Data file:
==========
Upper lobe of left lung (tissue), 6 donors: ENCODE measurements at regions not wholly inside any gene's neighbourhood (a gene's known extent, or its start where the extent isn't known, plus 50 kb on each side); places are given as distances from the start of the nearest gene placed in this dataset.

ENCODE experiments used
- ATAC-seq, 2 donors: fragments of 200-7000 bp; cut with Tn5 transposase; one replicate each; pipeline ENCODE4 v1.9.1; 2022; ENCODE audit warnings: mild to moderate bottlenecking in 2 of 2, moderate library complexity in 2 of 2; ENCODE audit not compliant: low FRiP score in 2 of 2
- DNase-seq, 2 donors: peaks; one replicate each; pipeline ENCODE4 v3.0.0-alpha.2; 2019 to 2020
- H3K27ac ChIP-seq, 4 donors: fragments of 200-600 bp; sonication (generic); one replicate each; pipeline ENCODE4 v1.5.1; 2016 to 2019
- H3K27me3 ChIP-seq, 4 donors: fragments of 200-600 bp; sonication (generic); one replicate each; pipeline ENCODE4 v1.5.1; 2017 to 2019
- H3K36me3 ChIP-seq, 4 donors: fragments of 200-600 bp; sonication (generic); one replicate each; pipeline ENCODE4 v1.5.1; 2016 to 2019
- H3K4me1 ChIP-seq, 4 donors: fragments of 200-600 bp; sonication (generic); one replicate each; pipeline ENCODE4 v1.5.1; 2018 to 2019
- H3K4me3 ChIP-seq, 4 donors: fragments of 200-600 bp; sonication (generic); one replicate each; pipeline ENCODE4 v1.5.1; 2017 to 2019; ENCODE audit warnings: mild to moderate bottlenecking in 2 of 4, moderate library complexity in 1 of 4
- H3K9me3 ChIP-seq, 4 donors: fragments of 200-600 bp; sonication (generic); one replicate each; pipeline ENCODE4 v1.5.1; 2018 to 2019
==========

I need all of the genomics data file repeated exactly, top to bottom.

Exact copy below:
Upper lobe of left lung (tissue), 6 donors: ENCODE measurements at regions not wholly inside any gene's neighbourhood (a gene's known extent, or its start where the extent isn't known, plus 50 kb on each side); places are given as distances from the start of the nearest gene placed in this dataset.

ENCODE experiments used
- ATAC-seq, 2 donors: fragments of 200-7000 bp; cut with Tn5 transposase; one replicate each; pipeline ENCODE4 v1.9.1; 2022; ENCODE audit warnings: mild to moderate bottlenecking in 2 of 2, moderate library complexity in 2 of 2; ENCODE audit not compliant: low FRiP score in 2 of 2
- DNase-seq, 2 donors: peaks; one replicate each; pipeline ENCODE4 v3.0.0-alpha.2; 2019 to 2020
- H3K27ac ChIP-seq, 4 donors: fragments of 200-600 bp; sonication (generic); one replicate each; pipeline ENCODE4 v1.5.1; 2016 to 2019
- H3K27me3 ChIP-seq, 4 donors: fragments of 200-600 bp; sonication (generic); one replicate each; pipeline ENCODE4 v1.5.1; 2017 to 2019
- H3K36me3 ChIP-seq, 4 donors: fragments of 200-600 bp; sonication (generic); one replicate each; pipeline ENCODE4 v1.5.1; 2016 to 2019
- H3K4me1 ChIP-seq, 4 donors: fragments of 200-600 bp; sonication (generic); one replicate each; pipeline ENCODE4 v1.5.1; 2018 to 2019
- H3K4me3 ChIP-seq, 4 donors: fragments of 200-600 bp; sonication (generic); one replicate each; pipeline ENCODE4 v1.5.1; 2017 to 2019; ENCODE audit warnings: mild to moderate bottlenecking in 2 of 4, moderate library complexity in 1 of 4
- H3K9me3 ChIP-seq, 4 donors: fragments of 200-600 bp; sonication (generic); one replicate each; pipeline ENCODE4 v1.5.1; 2018 to 2019